Clover Archer Lyle
Revolutionary imaging technology is contributing to a dramatic shift in our relationship to art and architectural objects in regards to issues of originality, reproducibility, intellectual property, and conservation. These concerns have been central to the work of many artists historically, with Andy Warhol being perhaps the most obvious example. However, with the rapidly changing digital resources available to a wider range of consumers, these issues are more relevant than ever and contemporary artists, art historians, historians, archaeologists, anthropologists, and conservators continue to grapple with them in different ways.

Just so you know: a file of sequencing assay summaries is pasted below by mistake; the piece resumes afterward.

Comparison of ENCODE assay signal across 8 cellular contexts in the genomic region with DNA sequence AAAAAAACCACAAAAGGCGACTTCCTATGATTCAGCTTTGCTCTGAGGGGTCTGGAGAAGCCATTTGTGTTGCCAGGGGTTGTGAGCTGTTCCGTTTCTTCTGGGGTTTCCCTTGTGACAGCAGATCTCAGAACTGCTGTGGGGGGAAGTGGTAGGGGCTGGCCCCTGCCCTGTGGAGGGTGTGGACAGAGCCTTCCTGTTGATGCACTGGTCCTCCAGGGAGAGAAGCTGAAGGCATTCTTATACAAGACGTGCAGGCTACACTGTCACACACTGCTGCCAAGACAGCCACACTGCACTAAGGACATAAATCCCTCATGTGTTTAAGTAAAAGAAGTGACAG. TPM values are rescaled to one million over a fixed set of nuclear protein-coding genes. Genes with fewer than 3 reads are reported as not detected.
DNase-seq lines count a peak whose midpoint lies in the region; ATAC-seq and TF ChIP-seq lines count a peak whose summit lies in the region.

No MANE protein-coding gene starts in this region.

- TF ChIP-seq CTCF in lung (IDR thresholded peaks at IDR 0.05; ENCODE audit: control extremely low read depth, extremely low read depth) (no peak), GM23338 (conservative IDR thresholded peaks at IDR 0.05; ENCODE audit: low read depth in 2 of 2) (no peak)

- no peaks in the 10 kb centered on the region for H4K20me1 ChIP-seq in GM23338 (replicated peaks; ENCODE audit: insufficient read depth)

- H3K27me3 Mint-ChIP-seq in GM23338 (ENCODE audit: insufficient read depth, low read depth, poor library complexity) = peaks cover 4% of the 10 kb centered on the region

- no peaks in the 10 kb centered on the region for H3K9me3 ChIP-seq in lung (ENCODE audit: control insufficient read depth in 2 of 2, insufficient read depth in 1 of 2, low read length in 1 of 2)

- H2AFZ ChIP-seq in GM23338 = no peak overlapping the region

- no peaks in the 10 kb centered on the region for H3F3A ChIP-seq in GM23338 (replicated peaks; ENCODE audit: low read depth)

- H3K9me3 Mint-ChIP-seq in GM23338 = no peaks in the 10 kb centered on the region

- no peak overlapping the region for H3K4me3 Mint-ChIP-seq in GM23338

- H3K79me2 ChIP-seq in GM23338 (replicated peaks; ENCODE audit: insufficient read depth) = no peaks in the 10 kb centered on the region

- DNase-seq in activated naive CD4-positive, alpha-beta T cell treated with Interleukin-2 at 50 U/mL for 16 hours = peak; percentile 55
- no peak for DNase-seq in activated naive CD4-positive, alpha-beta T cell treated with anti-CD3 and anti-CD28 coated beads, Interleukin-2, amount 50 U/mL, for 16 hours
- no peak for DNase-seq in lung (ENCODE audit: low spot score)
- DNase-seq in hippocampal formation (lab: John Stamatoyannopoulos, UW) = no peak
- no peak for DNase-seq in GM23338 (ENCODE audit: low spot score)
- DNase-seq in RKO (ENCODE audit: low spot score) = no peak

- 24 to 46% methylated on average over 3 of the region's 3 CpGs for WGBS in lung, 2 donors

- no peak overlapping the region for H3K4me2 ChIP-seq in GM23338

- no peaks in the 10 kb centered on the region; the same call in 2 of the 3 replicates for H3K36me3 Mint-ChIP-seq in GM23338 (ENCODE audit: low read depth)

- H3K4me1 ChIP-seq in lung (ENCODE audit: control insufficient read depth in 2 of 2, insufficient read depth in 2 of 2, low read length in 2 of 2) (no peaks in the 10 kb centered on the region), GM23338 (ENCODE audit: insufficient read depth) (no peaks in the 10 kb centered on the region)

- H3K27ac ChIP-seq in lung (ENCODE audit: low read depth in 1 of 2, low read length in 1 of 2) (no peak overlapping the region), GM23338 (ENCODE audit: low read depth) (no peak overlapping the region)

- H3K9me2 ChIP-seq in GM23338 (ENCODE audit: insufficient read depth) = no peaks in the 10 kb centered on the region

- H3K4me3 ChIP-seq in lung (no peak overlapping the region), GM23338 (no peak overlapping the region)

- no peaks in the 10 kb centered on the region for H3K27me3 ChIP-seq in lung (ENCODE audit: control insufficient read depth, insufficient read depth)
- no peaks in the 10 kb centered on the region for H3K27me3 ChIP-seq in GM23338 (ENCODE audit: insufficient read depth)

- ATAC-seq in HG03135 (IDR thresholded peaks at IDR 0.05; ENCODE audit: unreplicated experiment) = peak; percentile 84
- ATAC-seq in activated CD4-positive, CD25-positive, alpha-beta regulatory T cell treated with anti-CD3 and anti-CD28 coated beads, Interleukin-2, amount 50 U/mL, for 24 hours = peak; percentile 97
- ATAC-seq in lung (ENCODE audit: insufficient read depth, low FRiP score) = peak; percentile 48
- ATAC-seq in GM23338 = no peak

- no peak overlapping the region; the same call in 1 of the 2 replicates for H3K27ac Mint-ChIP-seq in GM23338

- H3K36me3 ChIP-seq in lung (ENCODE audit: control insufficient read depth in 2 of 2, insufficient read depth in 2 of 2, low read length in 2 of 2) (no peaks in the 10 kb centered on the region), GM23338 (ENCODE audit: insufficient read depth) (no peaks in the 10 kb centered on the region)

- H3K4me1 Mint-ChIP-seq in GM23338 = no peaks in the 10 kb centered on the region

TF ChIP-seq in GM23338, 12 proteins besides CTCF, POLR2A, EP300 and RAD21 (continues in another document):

The integration of imaging technology into the classroom has the potential to cultivate a more dynamic and experiential relationship between the viewer and the art object. Washington and Lee’s 3D High-Performance Visualization Lab in the IQ Center has obvious applications for the sciences, but could prove equally valuable for students enrolled in humanities classes. The rendering of two-dimensional paintings in three dimensions, and the display of architectural spaces, sculptures, and archaeological sites would provide an opportunity to explore core subject matter in new ways. This technology would make possible a closer examination of topics such as spatial relationships, paint density, texture, and scale, studies which are currently limited by standard two-dimensional projection technology.